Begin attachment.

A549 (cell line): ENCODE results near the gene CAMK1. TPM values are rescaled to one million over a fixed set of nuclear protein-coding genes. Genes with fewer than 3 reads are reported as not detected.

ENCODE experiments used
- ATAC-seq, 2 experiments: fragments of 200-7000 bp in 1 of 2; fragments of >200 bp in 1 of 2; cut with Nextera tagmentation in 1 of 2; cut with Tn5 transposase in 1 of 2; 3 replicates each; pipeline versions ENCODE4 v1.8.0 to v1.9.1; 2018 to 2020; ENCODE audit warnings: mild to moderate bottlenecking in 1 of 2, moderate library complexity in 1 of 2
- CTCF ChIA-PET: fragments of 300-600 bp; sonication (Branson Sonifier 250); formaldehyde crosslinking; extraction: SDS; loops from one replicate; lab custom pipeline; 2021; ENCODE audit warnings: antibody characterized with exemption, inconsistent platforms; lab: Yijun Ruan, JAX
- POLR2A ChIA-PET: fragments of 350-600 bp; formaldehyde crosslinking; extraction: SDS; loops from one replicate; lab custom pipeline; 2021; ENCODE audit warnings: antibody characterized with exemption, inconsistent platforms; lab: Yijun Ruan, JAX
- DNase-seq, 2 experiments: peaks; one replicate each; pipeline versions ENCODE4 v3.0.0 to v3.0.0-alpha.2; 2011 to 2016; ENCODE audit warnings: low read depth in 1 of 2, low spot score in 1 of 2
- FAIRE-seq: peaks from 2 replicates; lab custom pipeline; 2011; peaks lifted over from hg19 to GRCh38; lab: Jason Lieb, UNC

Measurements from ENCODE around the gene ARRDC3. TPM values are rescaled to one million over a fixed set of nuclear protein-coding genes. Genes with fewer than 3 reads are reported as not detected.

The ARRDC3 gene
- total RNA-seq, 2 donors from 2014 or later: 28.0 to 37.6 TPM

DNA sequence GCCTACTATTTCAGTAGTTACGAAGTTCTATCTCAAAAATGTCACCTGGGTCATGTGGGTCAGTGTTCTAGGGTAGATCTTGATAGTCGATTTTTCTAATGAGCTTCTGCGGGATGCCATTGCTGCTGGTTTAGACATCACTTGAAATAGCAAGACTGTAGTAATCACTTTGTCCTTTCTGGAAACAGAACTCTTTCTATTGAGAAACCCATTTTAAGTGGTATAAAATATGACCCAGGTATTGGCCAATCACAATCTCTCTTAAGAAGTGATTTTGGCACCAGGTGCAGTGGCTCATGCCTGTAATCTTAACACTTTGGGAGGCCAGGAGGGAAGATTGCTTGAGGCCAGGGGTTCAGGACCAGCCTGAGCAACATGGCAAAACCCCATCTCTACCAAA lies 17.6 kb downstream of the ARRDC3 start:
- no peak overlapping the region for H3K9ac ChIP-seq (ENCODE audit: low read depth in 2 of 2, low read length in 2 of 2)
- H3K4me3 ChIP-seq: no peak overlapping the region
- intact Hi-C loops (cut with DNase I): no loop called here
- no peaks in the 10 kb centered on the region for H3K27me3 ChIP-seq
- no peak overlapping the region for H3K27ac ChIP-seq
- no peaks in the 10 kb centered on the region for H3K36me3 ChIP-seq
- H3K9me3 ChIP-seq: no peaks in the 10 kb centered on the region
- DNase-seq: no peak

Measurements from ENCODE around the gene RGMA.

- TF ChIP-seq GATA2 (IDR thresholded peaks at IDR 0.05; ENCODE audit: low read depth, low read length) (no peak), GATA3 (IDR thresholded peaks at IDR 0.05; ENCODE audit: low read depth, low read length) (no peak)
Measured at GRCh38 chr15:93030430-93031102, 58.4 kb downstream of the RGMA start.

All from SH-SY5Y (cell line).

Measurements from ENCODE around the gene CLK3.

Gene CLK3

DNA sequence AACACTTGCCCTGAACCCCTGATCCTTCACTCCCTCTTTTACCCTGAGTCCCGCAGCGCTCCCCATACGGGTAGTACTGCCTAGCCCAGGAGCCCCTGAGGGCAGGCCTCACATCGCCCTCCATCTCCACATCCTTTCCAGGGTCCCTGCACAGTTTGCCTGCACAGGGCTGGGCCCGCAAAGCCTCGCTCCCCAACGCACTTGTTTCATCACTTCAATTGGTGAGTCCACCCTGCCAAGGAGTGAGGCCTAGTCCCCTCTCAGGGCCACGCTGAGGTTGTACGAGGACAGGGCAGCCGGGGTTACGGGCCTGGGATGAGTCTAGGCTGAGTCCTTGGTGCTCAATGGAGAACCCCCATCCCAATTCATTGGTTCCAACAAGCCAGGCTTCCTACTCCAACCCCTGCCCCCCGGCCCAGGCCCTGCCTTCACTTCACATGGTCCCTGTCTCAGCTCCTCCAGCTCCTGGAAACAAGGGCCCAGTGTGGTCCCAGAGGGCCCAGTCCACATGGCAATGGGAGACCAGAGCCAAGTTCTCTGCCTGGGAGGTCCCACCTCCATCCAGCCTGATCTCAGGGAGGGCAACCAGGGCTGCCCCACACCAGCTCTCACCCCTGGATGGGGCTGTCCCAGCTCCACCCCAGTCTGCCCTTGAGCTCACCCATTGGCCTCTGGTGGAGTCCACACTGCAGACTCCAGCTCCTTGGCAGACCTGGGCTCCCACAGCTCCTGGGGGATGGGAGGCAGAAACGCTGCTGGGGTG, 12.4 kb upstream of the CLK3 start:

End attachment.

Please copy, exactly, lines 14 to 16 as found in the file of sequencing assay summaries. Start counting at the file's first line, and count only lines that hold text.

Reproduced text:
- intact Hi-C loops (cut with DNase I): no loop called here
- no peaks in the 10 kb centered on the region for H3K27me3 ChIP-seq
- no peak overlapping the region for H3K27ac ChIP-seq